management units were also not a big deal, bar Te Kuiti highschool who would hand out 23% to one teacher, 34 to another etc, and then in 6 week blocks, due to extra classes they were taking. other than that, once it was added to a teacher you could forget it. the school simply allots someone 1, 2 or 3 units, tells us and we added it to their income. not hard at all.

    parttimers working regular hours, no hassle at all. once they were set up, you again ignored them.

    where the work was other than new staff and existing changes was relievers and sickleave. it took time due to physical salary cards but it was straightforward.

    then you had end of each term if people were leaving and the support staff not paid through the holidays and the end of each school year when you paid off almost all the support staff and leaving teachers and the start of the school year when you put them back on.

    the collective contracts did not make things easier. ignoring all the grandparented clauses and weird allowances, you have primary, secondary, area, principals and deputy/assistant principals on different contracts (and i was the only one with all 3 types of schools in my group), cleaners and caretakers had their own collective contract (did you know that caretakers get Easter tuesdays as a stat day?) and other support staff had their own collective with from memory at least 5 different ways to calculate pay.

    i am surprised the unions were still bitching in 2008 as it had been 12 years at that point, but look back to Feb 1997 and i bet you will find some doozies. threats of legal action, we had security guards on the door. in fact the whole novopay thing has been weird Dejavu for someone who lived through it all back in 1996.

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  18. HB (298 comments) says:

    “if you changed the dates and the names you would swear that is a story from February 2013, not February 2008″

    oh, that’s all right then.
    You forgot to mention the $millions taxpayers have spent since though.

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  19. Jinky (181 comments) says:

    So you are saying teachers haven’t been paid properly for over 5 years??!! And people wonder why they are so strongly unionised! How long would anyone on here at Kiwiblog work for an employer who didn’t pay properly?

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  20. Rightandleft (656 comments) says:

    Grendel,

    None of that is relevant because it was all done under the Datacom system, which was nowhere near as bad as Novopay. Yes there were errors around holiday time and some start-up issues, but the system wasn’t fatally flawed the way Novopay seems to be. I have a friend who is a permanent full-time teacher but who wasn’t paid at all for 6 months. Why? Because this teacher had a management unit they split with another teacher, each having it for half a year. When she lost the management unit her pay should have dropped slightly. Instead Novopay stopped paying her at all. Many of the teachers affected are middle and senior managers with management units. Datacom could handle that stuff, Novopay can’t. Also I didn’t say bulk-funding would make the system worse, I said performance pay across the board. That would create a system with even more pay grades and even more regular changes to those grades than the current one.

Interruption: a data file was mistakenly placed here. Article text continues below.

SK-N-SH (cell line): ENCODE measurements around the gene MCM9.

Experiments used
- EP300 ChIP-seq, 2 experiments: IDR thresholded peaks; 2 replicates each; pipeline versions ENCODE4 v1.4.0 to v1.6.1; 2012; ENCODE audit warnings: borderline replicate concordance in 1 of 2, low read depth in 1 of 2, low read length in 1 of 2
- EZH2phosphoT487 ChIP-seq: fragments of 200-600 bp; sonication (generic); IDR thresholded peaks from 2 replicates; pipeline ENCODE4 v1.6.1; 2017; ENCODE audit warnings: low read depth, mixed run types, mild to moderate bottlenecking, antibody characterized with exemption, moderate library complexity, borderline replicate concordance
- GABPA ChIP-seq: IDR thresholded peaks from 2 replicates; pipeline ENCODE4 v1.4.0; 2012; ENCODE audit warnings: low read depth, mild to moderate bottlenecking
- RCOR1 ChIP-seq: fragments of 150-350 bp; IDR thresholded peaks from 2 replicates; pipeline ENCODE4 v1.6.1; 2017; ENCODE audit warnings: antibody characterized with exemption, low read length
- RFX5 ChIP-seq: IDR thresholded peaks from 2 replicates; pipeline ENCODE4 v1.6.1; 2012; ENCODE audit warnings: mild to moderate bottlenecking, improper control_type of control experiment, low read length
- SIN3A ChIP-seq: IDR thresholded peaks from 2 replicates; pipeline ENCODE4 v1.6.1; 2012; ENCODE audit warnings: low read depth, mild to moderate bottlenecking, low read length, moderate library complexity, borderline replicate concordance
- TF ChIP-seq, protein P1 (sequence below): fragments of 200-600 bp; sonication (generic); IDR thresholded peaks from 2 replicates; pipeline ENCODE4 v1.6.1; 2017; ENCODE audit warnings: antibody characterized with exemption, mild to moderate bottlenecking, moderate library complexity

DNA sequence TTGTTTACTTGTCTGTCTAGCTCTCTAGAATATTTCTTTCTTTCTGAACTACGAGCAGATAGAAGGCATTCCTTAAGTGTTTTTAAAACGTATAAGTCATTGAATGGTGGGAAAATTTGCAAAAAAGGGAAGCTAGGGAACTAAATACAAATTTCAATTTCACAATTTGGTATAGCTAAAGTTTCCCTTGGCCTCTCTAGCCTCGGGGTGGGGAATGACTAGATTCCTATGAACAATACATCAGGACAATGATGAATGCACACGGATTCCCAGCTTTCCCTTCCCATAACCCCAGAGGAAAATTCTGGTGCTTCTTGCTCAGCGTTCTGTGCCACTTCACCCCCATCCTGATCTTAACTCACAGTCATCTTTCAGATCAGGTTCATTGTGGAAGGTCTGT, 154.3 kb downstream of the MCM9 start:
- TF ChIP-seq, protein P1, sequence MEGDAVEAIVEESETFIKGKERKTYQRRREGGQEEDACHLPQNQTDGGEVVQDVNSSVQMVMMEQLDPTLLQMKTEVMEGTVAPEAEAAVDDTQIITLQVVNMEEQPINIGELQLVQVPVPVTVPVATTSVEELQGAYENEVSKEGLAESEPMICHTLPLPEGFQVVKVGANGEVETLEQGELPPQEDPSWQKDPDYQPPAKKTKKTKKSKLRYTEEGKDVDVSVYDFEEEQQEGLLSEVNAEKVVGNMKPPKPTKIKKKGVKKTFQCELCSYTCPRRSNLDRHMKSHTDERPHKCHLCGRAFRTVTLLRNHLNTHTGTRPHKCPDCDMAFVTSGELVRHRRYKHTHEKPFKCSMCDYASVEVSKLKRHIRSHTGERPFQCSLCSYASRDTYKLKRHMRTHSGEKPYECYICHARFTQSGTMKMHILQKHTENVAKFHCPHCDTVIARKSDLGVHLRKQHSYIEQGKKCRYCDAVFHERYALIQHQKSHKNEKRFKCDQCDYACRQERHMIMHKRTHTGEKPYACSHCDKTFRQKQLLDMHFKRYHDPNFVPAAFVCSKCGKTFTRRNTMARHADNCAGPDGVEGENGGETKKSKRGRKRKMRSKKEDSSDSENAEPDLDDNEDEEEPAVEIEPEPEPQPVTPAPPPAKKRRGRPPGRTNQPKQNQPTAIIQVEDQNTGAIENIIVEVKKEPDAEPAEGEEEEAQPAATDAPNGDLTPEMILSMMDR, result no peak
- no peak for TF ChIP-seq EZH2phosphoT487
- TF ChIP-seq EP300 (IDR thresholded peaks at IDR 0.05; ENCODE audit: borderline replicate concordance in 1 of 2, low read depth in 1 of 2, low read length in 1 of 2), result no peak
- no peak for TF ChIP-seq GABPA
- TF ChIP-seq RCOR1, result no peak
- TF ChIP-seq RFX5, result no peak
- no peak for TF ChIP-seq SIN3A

Now as for the prevalence of the problem. Joyce regularly cites 1-2% error rates that he gets from the PWC regular review of Novopay errors. The problem is that we know with certainty that 1/3 of teachers with pay errors are not reporting them to their schools and that as much as half of all schools are not passing on their info to Novopay. PPTA internal surveying and investigations show that around 35% of members are affected by Novopay errors. Even if the surveys are compromised by self-selection bias, the number involved mean we still know more than 20% of all secondary teachers are involved, not 1-2%.

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  21. kiwigunner (226 comments) says:

    Another stupid post by DF. So there were problems with the previous payroll provider but they were fixed to the point that schools were happy with the service. Then Parata, Foss and English decide to introduce a new system that is worse in every way than the previous one before the fixes. This makes everything ok? Bloody stupid thinking.

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  22. PaulL (5,986 comments) says:

    @kiwigunner, I think you’ll find Labour decided to introduce a new system.

    Parata, Foss and English decided to declare it finished and implement.